ete sakhāyaḥ sakhyo me
narā nāryaś ca mānada
suptāyāṁ mayi jāgarti
nāgo ’yaṁ pālayan purīm
ete—all these; sakhāyaḥ—male friends; sakhyaḥ—female associates; me—my; narāḥ—men; nāryaḥ—women; ca—and; māna-da—O very respectful one; suptāyām—while sleeping; mayi—I am; jāgarti—keeps awake; nāgaḥ—snake; ayam—this; pālayan—protecting; purīm—this city.
My dear gentleman, all these men and women with me are known as my friends, and the snake, who always remains awake, protects this city even during my sleeping hours. So much I know. I do not know anything beyond this.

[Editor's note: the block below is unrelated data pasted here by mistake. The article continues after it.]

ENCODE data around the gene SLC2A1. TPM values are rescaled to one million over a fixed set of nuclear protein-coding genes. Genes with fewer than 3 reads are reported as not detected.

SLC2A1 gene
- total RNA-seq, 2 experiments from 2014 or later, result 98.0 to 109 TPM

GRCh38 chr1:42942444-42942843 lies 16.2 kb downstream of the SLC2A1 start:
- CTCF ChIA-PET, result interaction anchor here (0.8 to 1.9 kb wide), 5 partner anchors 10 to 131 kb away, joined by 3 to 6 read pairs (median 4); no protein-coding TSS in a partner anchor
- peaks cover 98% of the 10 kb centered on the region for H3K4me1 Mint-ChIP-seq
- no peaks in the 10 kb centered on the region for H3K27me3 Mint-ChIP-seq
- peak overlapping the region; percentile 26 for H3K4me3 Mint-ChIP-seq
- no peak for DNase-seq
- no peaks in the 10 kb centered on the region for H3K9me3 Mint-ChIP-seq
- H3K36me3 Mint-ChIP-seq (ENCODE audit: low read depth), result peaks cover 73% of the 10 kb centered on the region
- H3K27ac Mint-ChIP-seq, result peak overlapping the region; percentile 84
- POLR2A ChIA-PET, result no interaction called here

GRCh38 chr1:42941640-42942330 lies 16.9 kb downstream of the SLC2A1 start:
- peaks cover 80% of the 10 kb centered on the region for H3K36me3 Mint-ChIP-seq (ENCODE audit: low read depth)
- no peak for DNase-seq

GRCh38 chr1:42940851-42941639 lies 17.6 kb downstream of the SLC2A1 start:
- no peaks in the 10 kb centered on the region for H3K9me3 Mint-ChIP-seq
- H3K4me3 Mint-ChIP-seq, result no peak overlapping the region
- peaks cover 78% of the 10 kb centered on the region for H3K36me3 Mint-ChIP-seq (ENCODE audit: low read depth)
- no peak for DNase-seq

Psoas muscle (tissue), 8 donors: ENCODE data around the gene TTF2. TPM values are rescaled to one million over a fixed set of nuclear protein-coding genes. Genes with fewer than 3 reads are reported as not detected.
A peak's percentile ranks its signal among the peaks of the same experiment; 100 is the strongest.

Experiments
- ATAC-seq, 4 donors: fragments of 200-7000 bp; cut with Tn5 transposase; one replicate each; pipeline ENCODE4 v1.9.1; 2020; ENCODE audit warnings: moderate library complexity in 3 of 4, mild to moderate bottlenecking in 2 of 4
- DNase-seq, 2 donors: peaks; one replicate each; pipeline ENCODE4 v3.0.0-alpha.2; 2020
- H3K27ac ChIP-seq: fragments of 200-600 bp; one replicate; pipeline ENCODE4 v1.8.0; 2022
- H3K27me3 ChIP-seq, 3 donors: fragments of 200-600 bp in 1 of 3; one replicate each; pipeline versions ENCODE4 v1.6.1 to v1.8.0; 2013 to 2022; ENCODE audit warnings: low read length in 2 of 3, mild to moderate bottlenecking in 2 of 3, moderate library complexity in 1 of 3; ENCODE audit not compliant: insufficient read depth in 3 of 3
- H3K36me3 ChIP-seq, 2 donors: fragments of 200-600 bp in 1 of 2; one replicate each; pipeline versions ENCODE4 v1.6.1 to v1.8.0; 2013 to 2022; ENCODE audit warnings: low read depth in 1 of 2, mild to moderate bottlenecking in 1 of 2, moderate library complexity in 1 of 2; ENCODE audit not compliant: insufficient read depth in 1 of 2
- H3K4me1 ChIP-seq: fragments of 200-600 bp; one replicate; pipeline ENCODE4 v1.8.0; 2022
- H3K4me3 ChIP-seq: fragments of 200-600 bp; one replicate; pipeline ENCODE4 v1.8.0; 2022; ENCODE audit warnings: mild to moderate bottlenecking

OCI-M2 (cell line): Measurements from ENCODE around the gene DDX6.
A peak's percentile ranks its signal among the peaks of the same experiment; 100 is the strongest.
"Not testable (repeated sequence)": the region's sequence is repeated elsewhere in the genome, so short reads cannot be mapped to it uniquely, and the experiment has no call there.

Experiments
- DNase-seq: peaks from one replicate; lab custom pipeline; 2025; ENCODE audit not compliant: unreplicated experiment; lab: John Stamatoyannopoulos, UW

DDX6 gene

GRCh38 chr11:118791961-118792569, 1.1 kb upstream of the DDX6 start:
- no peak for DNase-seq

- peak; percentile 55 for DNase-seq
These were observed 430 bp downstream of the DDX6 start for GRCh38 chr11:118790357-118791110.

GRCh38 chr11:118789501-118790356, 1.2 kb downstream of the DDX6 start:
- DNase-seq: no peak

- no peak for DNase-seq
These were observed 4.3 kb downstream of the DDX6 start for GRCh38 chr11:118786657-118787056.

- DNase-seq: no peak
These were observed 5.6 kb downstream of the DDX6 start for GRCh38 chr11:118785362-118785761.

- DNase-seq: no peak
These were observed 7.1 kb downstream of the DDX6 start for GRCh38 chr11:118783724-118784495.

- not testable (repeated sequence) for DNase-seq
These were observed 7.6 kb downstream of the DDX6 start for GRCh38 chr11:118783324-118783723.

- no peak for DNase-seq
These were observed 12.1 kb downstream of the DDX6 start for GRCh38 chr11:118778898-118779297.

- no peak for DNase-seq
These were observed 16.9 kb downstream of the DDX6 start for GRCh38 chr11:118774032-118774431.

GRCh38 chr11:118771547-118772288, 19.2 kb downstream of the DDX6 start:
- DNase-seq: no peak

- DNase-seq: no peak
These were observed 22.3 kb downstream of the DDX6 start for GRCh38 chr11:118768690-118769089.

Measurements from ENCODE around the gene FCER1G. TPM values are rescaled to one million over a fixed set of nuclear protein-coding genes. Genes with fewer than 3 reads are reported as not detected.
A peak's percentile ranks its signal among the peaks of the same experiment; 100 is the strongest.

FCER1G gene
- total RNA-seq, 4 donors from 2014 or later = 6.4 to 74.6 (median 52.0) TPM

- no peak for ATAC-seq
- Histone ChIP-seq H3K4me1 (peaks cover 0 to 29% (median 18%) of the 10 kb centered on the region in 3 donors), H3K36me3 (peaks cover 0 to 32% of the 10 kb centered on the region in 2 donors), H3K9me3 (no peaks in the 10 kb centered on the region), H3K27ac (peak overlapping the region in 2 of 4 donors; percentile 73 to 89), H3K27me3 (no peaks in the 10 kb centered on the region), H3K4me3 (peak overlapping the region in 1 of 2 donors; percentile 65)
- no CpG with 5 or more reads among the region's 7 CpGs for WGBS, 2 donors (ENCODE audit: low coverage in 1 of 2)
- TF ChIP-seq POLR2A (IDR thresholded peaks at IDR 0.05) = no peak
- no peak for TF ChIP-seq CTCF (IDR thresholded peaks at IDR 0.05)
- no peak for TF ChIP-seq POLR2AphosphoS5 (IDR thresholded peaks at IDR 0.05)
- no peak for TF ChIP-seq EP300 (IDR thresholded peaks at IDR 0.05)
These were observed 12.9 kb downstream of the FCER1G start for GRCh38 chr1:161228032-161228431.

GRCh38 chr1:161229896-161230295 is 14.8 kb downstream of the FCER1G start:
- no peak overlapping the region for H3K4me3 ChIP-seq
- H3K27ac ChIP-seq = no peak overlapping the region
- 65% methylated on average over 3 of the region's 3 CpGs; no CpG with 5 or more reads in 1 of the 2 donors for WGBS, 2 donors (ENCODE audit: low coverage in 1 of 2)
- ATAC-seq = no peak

Purañjana inquired from the woman about those eleven men and their wives and the snake. The woman gave a brief description of them. She was obviously without full knowledge of her surrounding men and women and the snake. As stated before, the snake is the vital force of the living being. This vital force always remains awake even when the body and the senses become fatigued and do no work. Even in the state of unconsciousness, when we sleep, the snake, or the life-force, remains intact and awake. Consequently we dream when we sleep. When the living entity gives up this material body, the vital force still remains intact and is carried to another material body. That is called transmigration, or change of the body, and we have come to know this process as death. Actually, there is no death. The vital force always exists with the soul, and when the soul is awakened from so-called sleep, he can see his eleven friends, or the active senses and the mind with their various desires (wives). The vital life-force remains. Even during our sleeping hours we can understand by virtue of our breathing process that the snake lives by eating the air that passes within this body. Air is exhibited in the form of breathing, and as long as breath is there, one can understand that a sleeping man is alive. Even when the gross body is asleep the vital force remains active and alive to protect the body. Thus the snake is described as living and eating air to keep the body fit for life.
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